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Sheer Joy

Conversations with Thomas Aquinas on Creation Spirituality

Fox, who was a Dominican friar for thirty-three years until he was expelled by the Vatican for teaching creation spirituality, the divine feminine, liberation theology, and original blessing in preference to original sin recognizes himself as a brother to Aquinas who was a Dominican for thirty years and was condemned by three bishops shortly after he died at the age of forty nine.

In his book Sheer Joy: Conversations with Thomas Aquinas on Creation Spirituality, Fox set out to find a way for today’s spiritual seekers to understand Aquinas whose works, set in a scholastic mode of learning, often prove difficult for contemporary minds to cipher.

Fox chose to interview Aquinas and thus descholasticize him. He poses contemporary questions to Aquinas and every answer Aquinas offers is drawn straight from his writings.  A genuine conversation takes place.


Fox places Aquinas squarely within the lineage of Hildegard, Francis, Eckhart, and other champions of Creation Spirituality tradition and brings into the dialogs many of Aquinas’ works that had never before been translated into English, German, French or even Italian.  This includes his very first and most mystical work, his Commentary on Pseudo Denis’ “Divine Names” and many of his Biblical commentaries such as those on the Psalms, Isaiah,  Job, John’s Gospel and more.

Whole new dimensions of Aquinas come through that appear fresh, new and very relevant to today’s spiritual search.  Fox discovers for example many Buddhist dimensions to Aquinas’ teachings on contemplation as well as a very rich development of prophetic spirituality including his Environmental teachings[1]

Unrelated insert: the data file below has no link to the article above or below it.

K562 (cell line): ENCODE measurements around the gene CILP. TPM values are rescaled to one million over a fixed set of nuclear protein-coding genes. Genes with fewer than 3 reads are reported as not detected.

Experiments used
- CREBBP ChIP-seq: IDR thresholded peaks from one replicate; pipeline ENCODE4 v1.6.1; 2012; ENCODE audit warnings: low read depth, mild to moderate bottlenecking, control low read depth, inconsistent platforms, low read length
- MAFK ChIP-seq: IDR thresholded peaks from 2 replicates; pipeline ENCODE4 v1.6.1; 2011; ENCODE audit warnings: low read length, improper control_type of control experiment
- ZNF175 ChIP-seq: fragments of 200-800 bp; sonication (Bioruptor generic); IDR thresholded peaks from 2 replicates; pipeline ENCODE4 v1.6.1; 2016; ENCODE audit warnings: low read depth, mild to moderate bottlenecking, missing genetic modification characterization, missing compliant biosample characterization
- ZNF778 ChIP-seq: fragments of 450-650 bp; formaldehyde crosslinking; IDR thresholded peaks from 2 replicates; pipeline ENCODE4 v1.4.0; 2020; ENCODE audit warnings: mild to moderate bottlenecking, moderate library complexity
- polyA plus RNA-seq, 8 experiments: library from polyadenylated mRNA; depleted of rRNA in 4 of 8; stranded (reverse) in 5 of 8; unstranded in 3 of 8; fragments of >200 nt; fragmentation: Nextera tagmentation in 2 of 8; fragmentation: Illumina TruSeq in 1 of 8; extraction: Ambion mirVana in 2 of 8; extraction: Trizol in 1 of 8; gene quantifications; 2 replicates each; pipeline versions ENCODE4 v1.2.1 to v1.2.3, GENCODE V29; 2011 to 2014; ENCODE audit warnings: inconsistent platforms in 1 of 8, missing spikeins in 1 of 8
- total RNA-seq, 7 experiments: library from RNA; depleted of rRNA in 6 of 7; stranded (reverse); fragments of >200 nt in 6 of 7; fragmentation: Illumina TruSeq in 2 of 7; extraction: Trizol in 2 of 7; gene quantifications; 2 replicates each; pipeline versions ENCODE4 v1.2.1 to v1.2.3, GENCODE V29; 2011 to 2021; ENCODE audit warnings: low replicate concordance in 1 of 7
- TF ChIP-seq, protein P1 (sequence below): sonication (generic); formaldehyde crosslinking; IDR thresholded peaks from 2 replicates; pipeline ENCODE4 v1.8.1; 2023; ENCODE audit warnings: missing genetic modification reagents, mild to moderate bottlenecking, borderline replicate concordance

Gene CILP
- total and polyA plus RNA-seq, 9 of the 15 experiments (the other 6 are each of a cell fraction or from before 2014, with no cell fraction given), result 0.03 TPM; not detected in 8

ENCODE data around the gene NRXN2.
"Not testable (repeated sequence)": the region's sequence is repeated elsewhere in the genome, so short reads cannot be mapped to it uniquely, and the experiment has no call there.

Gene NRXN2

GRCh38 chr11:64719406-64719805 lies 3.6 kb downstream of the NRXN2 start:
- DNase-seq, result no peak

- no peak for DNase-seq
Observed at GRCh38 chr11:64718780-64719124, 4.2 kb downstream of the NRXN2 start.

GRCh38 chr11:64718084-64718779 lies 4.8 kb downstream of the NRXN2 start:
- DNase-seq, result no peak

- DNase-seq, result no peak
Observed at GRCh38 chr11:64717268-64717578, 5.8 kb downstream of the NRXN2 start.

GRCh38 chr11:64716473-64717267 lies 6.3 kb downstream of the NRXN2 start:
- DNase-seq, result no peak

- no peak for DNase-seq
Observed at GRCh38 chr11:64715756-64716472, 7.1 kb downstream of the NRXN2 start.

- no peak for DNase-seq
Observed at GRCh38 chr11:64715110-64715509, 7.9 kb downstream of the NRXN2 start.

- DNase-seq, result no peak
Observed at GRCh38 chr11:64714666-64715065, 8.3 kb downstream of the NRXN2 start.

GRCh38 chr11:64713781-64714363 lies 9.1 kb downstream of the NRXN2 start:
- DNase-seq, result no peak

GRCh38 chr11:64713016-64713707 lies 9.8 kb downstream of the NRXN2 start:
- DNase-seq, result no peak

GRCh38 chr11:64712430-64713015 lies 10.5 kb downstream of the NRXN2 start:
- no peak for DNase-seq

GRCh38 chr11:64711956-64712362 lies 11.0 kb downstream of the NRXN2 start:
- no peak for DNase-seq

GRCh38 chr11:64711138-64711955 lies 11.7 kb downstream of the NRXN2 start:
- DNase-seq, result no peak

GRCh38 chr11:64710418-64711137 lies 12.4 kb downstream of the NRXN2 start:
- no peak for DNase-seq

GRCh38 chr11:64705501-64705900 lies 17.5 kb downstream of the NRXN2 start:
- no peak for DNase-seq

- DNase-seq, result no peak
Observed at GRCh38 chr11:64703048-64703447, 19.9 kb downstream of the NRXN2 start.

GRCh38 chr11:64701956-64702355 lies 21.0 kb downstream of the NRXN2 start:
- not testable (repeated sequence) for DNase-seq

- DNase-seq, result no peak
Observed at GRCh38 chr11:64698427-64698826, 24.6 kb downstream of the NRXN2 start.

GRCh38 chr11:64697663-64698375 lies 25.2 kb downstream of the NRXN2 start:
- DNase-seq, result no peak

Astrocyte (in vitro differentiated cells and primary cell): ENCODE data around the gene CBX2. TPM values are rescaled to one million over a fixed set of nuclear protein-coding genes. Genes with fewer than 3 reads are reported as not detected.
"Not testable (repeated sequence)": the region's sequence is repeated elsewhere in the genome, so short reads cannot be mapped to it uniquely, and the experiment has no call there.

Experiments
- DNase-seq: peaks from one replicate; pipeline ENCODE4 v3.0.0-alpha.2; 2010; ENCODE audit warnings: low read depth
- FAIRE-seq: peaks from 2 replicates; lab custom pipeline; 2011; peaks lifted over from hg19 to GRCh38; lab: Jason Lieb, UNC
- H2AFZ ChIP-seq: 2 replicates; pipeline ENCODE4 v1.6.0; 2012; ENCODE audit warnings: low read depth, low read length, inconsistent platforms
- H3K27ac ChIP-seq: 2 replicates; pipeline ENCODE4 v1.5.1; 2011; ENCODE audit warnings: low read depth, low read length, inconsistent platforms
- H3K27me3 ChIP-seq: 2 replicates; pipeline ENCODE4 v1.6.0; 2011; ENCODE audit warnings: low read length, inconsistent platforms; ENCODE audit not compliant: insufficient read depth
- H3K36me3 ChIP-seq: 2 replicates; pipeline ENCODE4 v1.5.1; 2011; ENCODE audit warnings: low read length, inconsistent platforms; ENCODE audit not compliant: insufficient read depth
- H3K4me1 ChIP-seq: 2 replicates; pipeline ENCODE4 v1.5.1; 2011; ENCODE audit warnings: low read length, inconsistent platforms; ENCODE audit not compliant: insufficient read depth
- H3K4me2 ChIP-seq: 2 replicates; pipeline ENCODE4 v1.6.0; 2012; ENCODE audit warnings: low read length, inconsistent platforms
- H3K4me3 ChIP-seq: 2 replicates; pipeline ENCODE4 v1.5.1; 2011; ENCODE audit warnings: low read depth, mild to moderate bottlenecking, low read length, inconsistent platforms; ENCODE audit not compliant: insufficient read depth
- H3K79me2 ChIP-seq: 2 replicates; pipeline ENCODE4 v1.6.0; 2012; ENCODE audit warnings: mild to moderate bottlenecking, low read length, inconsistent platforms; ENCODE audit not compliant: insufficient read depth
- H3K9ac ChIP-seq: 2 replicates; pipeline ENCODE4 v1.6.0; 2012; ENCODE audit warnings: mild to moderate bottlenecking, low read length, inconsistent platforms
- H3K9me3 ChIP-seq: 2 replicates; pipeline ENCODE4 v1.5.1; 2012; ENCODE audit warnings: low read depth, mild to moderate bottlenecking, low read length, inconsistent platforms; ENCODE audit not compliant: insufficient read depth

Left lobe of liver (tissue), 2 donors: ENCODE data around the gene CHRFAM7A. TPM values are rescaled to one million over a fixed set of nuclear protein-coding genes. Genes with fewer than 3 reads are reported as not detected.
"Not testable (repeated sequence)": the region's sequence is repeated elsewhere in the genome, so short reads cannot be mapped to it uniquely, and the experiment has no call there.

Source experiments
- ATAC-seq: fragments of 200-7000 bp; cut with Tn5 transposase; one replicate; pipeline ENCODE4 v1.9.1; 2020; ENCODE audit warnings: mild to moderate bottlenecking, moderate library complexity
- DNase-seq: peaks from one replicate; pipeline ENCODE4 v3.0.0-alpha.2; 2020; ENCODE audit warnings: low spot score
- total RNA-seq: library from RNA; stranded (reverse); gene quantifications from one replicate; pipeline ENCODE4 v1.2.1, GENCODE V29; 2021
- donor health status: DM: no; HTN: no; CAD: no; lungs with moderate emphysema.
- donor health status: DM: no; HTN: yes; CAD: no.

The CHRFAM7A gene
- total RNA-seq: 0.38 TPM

Come and interact with one of the greatest minds (and souls) of Western culture.  Aquinas insisted on taking the best (and very controversial) scientist of his day, Aristotle, who was being translated in Islamic centers in Baghdad, into the heart of Christian theology and paid a heavy price for doing so.


British scientist Rupert Sheldrake writes in his Foreword to Sheer Joy: Aquinas “was what we would now call a holistic thinker, but he went much further than most modern holists in recognizing the all-pervasive influence of the spiritual realm….Until now, Aquinas’s insights have bene hidden behind a fog of scholastic and neoschoalstic commentary and interpretation.  This book changes all that.  Matthew Fox allows Aquinas to speak for himself, and at the same time the dialogue enables the relevance of what he says to come across with great clarity.  After more than seven centuries, we can meet Aquinas again and hear what he has to say to us.” 

Father Bede Griffiths writes in the Afterword: “Sheer Joy is a work of major importance not only for the church and the Dominican order but also for the wider world, which is looking for a philosophy that can act as a guide in the moral, social, and political problems of the world today…..The teaching of Aquinas comes through with a fullness and an insight that has never been represented in English before, and that moreover is shown to have a vital message for the world today.”

National Catholic Reporter writes: “The sheer joy of the shared commitment of Aquinas and Fox to creation spirituality is contagious and pervades almost every page of this big volume  Fox is doing us a great service by presenting us the best of Aquinas and doing brother Thomas a service by making him live again” 


[1] See Matthew Fox, “Thomas Aquinas: Mystic and Prophet of the Environment,” in Fox, Wrestling with the Prophets: Essays on Creation Spirituality and Everyday Life, 105-114. Fox and scientist Rupert Sheldrake address Aquinas’ teachings on angels in The Physics of Angels, pp. 77-136.

Review & Commentary